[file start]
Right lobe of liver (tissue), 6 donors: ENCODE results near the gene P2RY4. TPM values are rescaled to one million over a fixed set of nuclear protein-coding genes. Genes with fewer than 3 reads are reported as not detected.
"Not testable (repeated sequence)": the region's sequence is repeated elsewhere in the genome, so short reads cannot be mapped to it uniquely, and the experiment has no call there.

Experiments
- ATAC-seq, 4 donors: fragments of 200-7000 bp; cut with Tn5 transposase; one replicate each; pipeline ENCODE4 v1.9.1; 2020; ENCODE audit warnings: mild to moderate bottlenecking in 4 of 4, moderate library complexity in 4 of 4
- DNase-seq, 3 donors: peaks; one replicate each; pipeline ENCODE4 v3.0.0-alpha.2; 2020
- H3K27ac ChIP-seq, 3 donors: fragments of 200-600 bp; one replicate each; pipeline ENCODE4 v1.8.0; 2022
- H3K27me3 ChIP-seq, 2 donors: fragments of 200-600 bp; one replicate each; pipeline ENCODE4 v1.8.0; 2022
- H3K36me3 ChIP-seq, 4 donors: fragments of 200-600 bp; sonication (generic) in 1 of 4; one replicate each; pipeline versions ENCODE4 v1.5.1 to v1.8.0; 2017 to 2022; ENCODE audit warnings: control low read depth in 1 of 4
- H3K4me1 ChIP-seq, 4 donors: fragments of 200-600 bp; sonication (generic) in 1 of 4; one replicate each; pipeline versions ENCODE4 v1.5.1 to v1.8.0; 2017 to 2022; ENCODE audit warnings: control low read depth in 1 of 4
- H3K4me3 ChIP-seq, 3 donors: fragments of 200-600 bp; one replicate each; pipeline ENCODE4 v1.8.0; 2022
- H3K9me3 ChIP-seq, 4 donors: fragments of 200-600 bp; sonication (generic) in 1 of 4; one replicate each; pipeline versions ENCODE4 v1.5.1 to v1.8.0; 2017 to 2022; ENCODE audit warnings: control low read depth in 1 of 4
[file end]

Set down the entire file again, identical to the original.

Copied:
Right lobe of liver (tissue), 6 donors: ENCODE results near the gene P2RY4. TPM values are rescaled to one million over a fixed set of nuclear protein-coding genes. Genes with fewer than 3 reads are reported as not detected.
"Not testable (repeated sequence)": the region's sequence is repeated elsewhere in the genome, so short reads cannot be mapped to it uniquely, and the experiment has no call there.

Experiments
- ATAC-seq, 4 donors: fragments of 200-7000 bp; cut with Tn5 transposase; one replicate each; pipeline ENCODE4 v1.9.1; 2020; ENCODE audit warnings: mild to moderate bottlenecking in 4 of 4, moderate library complexity in 4 of 4
- DNase-seq, 3 donors: peaks; one replicate each; pipeline ENCODE4 v3.0.0-alpha.2; 2020
- H3K27ac ChIP-seq, 3 donors: fragments of 200-600 bp; one replicate each; pipeline ENCODE4 v1.8.0; 2022
- H3K27me3 ChIP-seq, 2 donors: fragments of 200-600 bp; one replicate each; pipeline ENCODE4 v1.8.0; 2022
- H3K36me3 ChIP-seq, 4 donors: fragments of 200-600 bp; sonication (generic) in 1 of 4; one replicate each; pipeline versions ENCODE4 v1.5.1 to v1.8.0; 2017 to 2022; ENCODE audit warnings: control low read depth in 1 of 4
- H3K4me1 ChIP-seq, 4 donors: fragments of 200-600 bp; sonication (generic) in 1 of 4; one replicate each; pipeline versions ENCODE4 v1.5.1 to v1.8.0; 2017 to 2022; ENCODE audit warnings: control low read depth in 1 of 4
- H3K4me3 ChIP-seq, 3 donors: fragments of 200-600 bp; one replicate each; pipeline ENCODE4 v1.8.0; 2022
- H3K9me3 ChIP-seq, 4 donors: fragments of 200-600 bp; sonication (generic) in 1 of 4; one replicate each; pipeline versions ENCODE4 v1.5.1 to v1.8.0; 2017 to 2022; ENCODE audit warnings: control low read depth in 1 of 4